"The way we've built our team - obviously, Brett's situation was pretty unique - but with the players we've acquired, we're trying to keep the team together as long as possible," Tannenbaum said. "This is an important season, but so is 2009 and 2010. We're looking for sustained success."

Tannenbaum has proven he isn't squeamish when it comes to high-profile trades. In the NFL, trades are hard and risky, but three of the Jets' most valuable players came via that route - Favre, Jenkins and Thomas Jones (2007), who leads the AFC in rushing.

Tannenbaum has developed a knack for finding unwanted veterans who fit the Jets' system. Whenever he speaks with an opposing GM in the offseason, he always asks, "Will you be doing anything with any players?" That's his standard line.

He posed that question to the Panthers' Marty Hurney last winter and it resulted in the Jenkins trade two months later. The Favre deal happened so quickly. Tannenbaum remembers being at JFK on the afternoon of Aug. 6, getting ready to board the team plane to Cleveland for a preseason game, when his cell phone started buzzing. It was down to the Jets and the Bucs, and Favre was close to a decision. Tannenbaum skipped the flight and rushed back to his office. You know the rest.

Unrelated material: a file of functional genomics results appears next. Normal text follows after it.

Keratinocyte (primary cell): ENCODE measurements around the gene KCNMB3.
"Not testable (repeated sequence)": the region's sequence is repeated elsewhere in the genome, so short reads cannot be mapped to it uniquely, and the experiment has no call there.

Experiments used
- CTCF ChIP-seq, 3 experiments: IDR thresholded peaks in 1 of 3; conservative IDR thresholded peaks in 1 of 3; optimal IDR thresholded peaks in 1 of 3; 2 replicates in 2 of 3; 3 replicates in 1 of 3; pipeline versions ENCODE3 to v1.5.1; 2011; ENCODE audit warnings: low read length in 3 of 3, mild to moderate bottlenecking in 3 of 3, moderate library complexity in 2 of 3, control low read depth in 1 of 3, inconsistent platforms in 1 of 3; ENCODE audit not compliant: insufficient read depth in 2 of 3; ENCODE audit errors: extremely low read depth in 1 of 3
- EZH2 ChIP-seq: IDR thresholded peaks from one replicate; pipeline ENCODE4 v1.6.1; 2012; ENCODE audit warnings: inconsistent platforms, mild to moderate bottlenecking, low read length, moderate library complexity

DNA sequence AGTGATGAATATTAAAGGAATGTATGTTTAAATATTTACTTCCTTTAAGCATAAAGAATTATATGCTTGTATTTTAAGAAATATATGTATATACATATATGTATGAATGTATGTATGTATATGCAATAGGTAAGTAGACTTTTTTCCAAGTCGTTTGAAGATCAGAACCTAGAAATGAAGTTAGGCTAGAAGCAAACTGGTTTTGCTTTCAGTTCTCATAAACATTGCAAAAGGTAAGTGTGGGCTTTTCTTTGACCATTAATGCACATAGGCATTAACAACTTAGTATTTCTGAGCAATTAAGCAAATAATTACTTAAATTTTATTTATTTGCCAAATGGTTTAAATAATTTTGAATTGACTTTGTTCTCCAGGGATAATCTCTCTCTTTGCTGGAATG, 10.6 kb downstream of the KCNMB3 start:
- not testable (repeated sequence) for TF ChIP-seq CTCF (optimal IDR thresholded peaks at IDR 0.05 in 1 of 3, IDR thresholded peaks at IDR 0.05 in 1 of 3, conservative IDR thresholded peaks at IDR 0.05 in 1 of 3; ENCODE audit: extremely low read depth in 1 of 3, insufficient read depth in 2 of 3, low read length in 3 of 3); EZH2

Tannenbaum recites some of Auerbach's most famous moves: Drafting Bird a year before his eligibility expired. Trading for Robert Parrish and a draft pick, which turned out to be Kevin McHale.

Thing is, those teams won championships. Ultimately, that is how a GM is remembered. Like his idol, Tannenbaum stuck out his neck with big, splashy moves. On paper, they look fine. But the Jets have lost their way, and if they lose to the mediocre Bills Sunday at the Meadowlands, they'll be in the midst of perhaps the biggest collapse in team history.

And his boss, owner Woody Johnson, would be seeing red, not Red.